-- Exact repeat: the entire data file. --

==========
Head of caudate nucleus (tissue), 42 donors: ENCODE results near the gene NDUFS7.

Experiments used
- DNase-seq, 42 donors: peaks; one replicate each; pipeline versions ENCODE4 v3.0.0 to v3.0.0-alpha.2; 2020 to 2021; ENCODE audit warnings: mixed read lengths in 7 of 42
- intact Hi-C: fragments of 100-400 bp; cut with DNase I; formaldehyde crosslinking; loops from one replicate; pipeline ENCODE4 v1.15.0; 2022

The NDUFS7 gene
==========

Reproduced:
Head of caudate nucleus (tissue), 42 donors: ENCODE results near the gene NDUFS7.

Experiments used
- DNase-seq, 42 donors: peaks; one replicate each; pipeline versions ENCODE4 v3.0.0 to v3.0.0-alpha.2; 2020 to 2021; ENCODE audit warnings: mixed read lengths in 7 of 42
- intact Hi-C: fragments of 100-400 bp; cut with DNase I; formaldehyde crosslinking; loops from one replicate; pipeline ENCODE4 v1.15.0; 2022

The NDUFS7 gene